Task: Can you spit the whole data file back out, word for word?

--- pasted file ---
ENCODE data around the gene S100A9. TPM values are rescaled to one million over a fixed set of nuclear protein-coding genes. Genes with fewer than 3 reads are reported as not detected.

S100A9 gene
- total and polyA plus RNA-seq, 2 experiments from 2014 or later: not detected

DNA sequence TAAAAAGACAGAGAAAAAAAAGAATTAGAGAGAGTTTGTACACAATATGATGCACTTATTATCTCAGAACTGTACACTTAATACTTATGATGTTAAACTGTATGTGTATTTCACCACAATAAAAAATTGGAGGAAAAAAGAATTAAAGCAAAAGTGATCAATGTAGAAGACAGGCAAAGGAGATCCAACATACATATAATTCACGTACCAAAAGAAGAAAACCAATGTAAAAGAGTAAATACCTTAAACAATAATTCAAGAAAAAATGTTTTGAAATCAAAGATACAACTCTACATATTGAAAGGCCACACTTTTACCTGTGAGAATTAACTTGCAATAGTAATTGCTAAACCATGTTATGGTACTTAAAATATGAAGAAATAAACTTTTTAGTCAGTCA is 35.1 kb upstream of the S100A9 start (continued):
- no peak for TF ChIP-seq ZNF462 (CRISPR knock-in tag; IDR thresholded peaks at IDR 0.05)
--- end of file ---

ENCODE data around the gene S100A9. TPM values are rescaled to one million over a fixed set of nuclear protein-coding genes. Genes with fewer than 3 reads are reported as not detected.

S100A9 gene
- total and polyA plus RNA-seq, 2 experiments from 2014 or later: not detected

DNA sequence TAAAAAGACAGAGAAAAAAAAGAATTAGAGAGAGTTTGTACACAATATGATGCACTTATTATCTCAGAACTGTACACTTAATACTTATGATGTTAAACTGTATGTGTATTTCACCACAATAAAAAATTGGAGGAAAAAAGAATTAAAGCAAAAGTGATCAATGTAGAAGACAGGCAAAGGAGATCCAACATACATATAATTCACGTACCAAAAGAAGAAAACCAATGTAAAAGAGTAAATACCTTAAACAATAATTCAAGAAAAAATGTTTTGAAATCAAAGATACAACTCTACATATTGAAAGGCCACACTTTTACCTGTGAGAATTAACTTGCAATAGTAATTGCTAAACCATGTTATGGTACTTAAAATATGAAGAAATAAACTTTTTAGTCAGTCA is 35.1 kb upstream of the S100A9 start (continued):
- no peak for TF ChIP-seq ZNF462 (CRISPR knock-in tag; IDR thresholded peaks at IDR 0.05)